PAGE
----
ConfigurableApplicationContext context =
SomeJavaObject obj = (SomeJavaObject) context.getBean("someObject");
final Console systemConsole = System.console();
if ( systemConsole != null )
final String terminateLoop = "exit";
String choice = null;
systemConsole.printf("Enter a choice: ");
choice = systemConsole.readLine();
if ( choice != null && !choice.isEmpty() )
while ( choice != null
&& !choice.equals(terminateLoop) );
"Please run this in an environment with a system console.");
The above class can be run to use the Spring container to expose SomeJavaObject as an MBean capable of sending JMX Notifications to local or remote clients. Note that Java SE 6 is required to run this example because of use of features specific to Java SE 6. When this main Java class is executed, the output will look something like the following screen snapshot (click on it to see larger version). I have entered some arbitrary values to demonstrate the JMX Notifications will be sent when we attach a JMX client later.
We can run JConsole to see if the JMX Notifications are being published. The following screen snapshot (click on it to see larger version) shows how JConsole appears when run alongside the application executed above. Note that I used Java SE 6's JConsole and that I had JConsole already running when executing the main Java application and that I had clicked on its "Subscribe" button in the MBeans Notifications section.
There are several interesting observations from this JConsole output. For one, JConsole nicely displays the timestamps I provided in the Notification as a long timestamp. Another interesting observation here is that the UserData column displays exactly the String I passed the Notification.setUserData(Object) method in the code. This only worked because I passed a String to this method that expects an Object. Had I not passed a String, I would have needed to pass a class that had a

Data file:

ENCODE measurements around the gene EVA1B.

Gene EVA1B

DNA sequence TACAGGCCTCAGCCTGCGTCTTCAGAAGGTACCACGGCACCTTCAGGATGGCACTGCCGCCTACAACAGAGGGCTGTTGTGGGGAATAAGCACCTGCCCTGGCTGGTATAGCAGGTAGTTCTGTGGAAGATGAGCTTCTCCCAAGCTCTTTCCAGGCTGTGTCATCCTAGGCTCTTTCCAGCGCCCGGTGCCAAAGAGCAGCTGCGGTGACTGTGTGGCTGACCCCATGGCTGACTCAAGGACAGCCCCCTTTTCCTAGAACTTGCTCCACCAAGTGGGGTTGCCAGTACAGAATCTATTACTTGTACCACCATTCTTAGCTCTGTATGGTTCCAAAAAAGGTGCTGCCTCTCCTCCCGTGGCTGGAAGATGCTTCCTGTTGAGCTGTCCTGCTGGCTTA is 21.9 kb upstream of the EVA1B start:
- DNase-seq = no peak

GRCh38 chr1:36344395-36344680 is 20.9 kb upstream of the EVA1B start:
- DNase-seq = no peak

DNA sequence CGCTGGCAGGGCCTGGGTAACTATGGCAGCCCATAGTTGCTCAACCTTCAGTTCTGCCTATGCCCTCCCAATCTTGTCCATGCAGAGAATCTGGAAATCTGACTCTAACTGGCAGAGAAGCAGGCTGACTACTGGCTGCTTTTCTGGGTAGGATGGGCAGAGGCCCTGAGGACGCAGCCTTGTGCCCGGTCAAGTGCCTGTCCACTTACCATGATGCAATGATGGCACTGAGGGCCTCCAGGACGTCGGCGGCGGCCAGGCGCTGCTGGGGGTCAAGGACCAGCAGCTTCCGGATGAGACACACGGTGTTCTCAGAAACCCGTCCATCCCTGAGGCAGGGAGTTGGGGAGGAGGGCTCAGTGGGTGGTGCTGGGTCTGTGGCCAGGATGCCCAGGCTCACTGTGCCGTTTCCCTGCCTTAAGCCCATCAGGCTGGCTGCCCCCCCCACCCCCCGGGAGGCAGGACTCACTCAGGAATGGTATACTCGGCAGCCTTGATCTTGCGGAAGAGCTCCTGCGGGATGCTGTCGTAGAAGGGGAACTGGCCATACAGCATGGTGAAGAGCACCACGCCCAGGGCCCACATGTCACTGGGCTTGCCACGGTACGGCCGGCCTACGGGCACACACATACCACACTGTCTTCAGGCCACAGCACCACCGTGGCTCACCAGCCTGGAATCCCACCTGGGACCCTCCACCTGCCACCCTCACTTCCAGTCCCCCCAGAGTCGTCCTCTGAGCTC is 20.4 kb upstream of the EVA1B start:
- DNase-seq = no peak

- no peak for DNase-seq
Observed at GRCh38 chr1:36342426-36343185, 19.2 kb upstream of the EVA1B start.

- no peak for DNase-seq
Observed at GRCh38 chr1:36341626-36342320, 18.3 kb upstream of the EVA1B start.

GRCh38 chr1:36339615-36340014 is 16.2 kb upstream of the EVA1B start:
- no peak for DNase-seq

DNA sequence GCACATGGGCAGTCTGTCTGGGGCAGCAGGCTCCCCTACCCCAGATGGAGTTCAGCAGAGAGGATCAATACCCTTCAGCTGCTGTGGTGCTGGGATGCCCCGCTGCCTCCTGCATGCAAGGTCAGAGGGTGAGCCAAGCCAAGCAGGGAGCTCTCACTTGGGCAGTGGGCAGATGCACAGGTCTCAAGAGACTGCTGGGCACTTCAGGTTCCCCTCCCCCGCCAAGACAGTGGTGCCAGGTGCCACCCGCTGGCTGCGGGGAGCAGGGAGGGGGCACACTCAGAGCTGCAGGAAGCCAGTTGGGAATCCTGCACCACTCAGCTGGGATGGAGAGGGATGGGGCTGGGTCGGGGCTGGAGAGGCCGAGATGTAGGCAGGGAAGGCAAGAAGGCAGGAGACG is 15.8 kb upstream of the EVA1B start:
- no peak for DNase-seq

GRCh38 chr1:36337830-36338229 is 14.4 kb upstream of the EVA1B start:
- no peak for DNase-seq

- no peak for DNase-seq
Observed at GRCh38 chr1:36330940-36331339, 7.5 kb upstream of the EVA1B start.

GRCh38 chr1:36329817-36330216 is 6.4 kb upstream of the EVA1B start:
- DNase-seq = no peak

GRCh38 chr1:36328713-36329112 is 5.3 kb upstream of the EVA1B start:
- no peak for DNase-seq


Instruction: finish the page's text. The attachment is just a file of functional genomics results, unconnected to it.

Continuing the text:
toString()method overridden appropriately and was available to a remote JMX client to have this be a sensible value. Using a String was the easy way out for this example.
You may have noticed that I did not need to specify the "notificationPublisher" injected into the class that implements Spring's
NotificationPublisherAwareinterface. Spring apparently does this automatically without any need to explicitly specify/configure this injection. In fact, I lost more time than I care to admit trying to specify this Notification Publisher in the Spring XML configuration file because this is shown in the second edition of Spring in Action (page 483). This book is generally a nice introduction to Spring and has been very beneficial for me, but something must have changed in Spring since the writing of this section. Anyway, it seems that you should NOT explicitly configure the injection of ModelMBeanNotificationPublisher despite what is shown on page 483. By the way, if you omit that one XML snippet from this book's coverage of JMX Notifications with Spring, the remainder of the example seems to accurately describe JMX Notification Publishing via Spring.
The Spring documentation warns repeatedly that any natural JMX MBeans (objects that are MBeans before Spring exposes them as such) should NOT use Spring's JMX publication support and should instead use JMX Notification APIs directly.